Navaratri” means the nine nights and it’s a Hindu festival to celebrate the different forms of the Goddess Durga for nine days ( Navdurga).
It’s a celebration of the Divine Mother, and the love, abundance, and protection she offers us.
Devi, Goddess, Shakti, Divine Mother, Durga, the many forms—these all represent the dynamic and fluid feminine power that flows through and enlivens all of creation.
Each year, on each day of Navratri, an incarnation of “Goddess Durga” is worshipped to celebrate the day of her victory over Mahishasura, and the ultimate victory of ‘Good over Evil.”
Durga helps us to destroy and remove negative tendencies in our minds and hearts, freeing us from the impurities that create obstructions in our spiritual and material lives.
In some traditions, the first three nights of worship are dedicated to Durga (the invincible), the next three to Lakshmi (goddess of prosperity), and the last three to Sarasvati (goddess of learning).
Lakshmi helps us to cultivate positive qualities, like compassion and devotion, leading us towards both spiritual and material prosperity.
Sarasvati assists us in attaining knowledge and wisdom, through the illumination of consciousness.
She relates to prana, the vital breath, and sattva, the quality of purity. Through our devotion, service, practice, study, and meditation, we allow prana to flow freely and enter a state of peace, bliss, and oneness.
During the 9 days of Navaratri, one can also celebrate each day as the different phases that a woman goes through during her life:
Day 1 the first manifestation of Goddess Durga is celebrated as Shariputra, the daughter of the Himalayan mountains (better known as Parvati). So this is the daughter phase which is celebrated on day 1.
Day 2 she is honored as Brahmacharini, which is the study and apprentice phase.
Day 3 is as Candraghanta, which is the one who wears the moon as an ornament on her head and symbolizes the phase of finding a partner and getting married.
Day 4 is dedicated to Kushmanda which means pumpkin, so it is the phase of pregnancy.
Day 5 is dedicated to Skandamata, mother of Skanda, thus the mother phase.
Day 6 is dedicated to Katyayani which means warrior and is the form where she defeats the demon. Typically the mother who protects her child and who also calls you when you are in need.
Day 7 is Kalaratri which means “dark night” and symbolizes death, the hour of death. This can mean physical death but can also be a spiritual death such as letting go of all daily worries and dedicating yourself more to your spiritual life.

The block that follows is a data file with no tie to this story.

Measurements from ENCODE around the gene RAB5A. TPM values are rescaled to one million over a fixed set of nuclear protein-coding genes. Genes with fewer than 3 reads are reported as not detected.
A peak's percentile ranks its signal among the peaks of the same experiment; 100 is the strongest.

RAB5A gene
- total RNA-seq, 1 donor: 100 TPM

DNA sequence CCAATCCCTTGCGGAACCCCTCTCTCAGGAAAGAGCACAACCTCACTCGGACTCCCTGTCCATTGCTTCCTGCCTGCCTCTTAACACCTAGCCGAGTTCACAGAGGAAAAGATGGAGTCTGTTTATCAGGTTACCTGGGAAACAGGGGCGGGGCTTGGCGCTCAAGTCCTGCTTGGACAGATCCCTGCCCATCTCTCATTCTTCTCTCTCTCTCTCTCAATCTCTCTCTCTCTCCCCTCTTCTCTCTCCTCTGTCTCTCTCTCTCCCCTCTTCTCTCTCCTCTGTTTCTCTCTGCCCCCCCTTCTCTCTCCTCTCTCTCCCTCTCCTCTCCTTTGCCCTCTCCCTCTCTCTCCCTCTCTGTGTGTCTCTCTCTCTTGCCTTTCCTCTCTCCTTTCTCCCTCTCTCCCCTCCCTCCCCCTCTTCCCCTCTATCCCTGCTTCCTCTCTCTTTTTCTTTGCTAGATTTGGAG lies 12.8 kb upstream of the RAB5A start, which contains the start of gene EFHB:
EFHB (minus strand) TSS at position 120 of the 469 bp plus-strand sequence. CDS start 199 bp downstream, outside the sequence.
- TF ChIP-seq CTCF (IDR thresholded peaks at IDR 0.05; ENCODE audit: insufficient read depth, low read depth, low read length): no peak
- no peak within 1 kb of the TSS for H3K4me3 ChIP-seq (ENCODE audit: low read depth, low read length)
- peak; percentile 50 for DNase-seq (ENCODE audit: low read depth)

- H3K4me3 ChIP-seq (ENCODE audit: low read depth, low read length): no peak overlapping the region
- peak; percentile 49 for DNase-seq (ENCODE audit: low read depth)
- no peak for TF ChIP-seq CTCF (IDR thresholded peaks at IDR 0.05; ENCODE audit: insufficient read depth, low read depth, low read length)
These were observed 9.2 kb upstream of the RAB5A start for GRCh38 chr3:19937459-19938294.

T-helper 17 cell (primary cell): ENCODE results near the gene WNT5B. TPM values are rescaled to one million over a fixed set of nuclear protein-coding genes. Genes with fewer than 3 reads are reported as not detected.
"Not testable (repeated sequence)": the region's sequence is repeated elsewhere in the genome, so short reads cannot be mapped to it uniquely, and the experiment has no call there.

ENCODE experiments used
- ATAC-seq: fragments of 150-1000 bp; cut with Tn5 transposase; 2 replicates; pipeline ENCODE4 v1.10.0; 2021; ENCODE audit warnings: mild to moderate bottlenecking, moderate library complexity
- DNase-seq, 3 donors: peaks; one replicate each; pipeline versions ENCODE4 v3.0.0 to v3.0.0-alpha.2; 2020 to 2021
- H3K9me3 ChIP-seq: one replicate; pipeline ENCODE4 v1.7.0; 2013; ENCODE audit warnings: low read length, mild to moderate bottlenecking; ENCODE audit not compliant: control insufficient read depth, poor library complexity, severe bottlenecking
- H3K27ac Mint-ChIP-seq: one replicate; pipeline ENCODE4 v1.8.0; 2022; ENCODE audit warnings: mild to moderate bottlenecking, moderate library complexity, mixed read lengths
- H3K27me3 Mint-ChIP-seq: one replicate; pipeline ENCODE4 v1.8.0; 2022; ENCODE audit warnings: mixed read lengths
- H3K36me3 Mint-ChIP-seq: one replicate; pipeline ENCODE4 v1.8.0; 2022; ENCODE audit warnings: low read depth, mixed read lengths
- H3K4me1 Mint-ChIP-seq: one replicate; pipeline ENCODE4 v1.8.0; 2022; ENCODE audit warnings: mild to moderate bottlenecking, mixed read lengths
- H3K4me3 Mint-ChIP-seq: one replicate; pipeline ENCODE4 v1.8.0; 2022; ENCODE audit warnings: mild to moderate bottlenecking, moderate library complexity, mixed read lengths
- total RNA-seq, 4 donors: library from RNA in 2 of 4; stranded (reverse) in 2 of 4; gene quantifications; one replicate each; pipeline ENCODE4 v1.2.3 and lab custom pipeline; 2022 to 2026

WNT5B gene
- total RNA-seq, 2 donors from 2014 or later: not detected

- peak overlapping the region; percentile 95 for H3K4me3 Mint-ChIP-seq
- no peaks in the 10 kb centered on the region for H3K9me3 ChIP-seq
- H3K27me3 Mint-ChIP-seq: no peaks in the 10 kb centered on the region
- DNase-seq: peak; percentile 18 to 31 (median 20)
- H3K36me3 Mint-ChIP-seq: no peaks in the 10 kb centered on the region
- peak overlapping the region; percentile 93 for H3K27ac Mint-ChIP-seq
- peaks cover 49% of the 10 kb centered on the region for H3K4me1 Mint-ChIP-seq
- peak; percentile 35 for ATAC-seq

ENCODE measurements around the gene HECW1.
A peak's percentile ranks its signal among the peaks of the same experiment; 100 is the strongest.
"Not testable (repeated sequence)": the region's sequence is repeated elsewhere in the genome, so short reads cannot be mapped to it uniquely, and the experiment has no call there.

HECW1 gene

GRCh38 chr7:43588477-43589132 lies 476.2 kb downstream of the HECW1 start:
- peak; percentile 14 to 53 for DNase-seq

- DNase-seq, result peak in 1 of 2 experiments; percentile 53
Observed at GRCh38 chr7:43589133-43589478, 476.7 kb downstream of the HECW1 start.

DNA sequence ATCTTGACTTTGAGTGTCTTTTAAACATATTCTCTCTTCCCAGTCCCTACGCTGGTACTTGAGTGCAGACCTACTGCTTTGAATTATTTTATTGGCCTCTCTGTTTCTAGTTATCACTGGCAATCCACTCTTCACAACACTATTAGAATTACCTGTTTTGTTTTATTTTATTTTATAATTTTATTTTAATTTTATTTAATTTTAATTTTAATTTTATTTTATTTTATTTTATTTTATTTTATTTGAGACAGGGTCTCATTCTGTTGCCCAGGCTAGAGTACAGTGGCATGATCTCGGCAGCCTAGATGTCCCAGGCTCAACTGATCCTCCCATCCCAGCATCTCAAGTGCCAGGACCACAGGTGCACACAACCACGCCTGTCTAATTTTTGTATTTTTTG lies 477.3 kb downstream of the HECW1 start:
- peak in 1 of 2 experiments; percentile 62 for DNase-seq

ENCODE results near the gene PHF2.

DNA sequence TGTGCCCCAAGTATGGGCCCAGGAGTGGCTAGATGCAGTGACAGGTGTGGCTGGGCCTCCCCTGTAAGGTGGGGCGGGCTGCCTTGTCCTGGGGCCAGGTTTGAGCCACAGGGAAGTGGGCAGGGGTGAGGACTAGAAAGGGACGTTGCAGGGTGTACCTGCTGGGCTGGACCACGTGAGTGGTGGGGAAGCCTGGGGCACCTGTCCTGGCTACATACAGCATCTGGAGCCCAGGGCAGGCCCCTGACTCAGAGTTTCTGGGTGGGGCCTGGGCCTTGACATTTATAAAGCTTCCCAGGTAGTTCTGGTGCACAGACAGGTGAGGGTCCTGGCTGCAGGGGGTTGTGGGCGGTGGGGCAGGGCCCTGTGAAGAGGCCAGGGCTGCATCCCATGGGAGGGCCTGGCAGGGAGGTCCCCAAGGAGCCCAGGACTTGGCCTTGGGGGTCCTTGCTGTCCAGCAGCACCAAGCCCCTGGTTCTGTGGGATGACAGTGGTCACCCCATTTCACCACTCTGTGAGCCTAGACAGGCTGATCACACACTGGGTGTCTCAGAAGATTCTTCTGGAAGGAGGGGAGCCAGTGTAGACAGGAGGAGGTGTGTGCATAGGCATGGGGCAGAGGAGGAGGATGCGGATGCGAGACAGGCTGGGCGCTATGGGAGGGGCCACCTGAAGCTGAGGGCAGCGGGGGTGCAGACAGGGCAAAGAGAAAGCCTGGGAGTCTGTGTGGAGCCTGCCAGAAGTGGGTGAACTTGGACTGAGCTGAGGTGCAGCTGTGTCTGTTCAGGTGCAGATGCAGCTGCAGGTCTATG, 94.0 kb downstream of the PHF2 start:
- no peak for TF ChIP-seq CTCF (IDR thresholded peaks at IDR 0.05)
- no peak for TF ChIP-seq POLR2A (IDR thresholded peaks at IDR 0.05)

Day 8 is dedicated to Maha Gauri, the great radiant goddess. She is the personification of wisdom, happiness, and well-being, grounded in your ultimate Higher Self!
Day 9 is Siddhidatri, the giver of all Blessing and special powers!
The last day of Navaratri is celebrated in a big way, where the Goddess has won the battle of good over bad and a deep transformation has taken place.
PERSONAL PRACTICE FOR NAVARATRI
Though it is great to reduce our workload and gather with the community at local temples or places of worship when possible, we can also create a space at home and perform some personal practices to celebrate Goddess energy. Here are some ideas to do at home.
Create a sacred space, Durga altar, or Goddess altar. Even if you already have one, you can freshen it up or rearrange it specifically for Navaratri. Include images or statues of the Goddess(es) you have a relationship with, perhaps following one of the groups of forms above.
Even if you don’t have much time, dedicate at least a few minutes each day to connecting with Devi in front of your altar.
Offer light so that Goddess’s power may be illuminated and shine into the world and your life. This can mean lighting a candle by the altar when at home, or even an electronic tealight can be used symbolically.
Chanting of the Devi Mahatmyam, a verse to the Goddess is a common practice during the nine nights. You can also chant other Goddess mantras or songs that are special to you and your relationship with Devi.
If you would like to receive some special Durga mantras that I like to sing send an email to firstname.lastname@example.org and I will send you text and songs in mp3 format.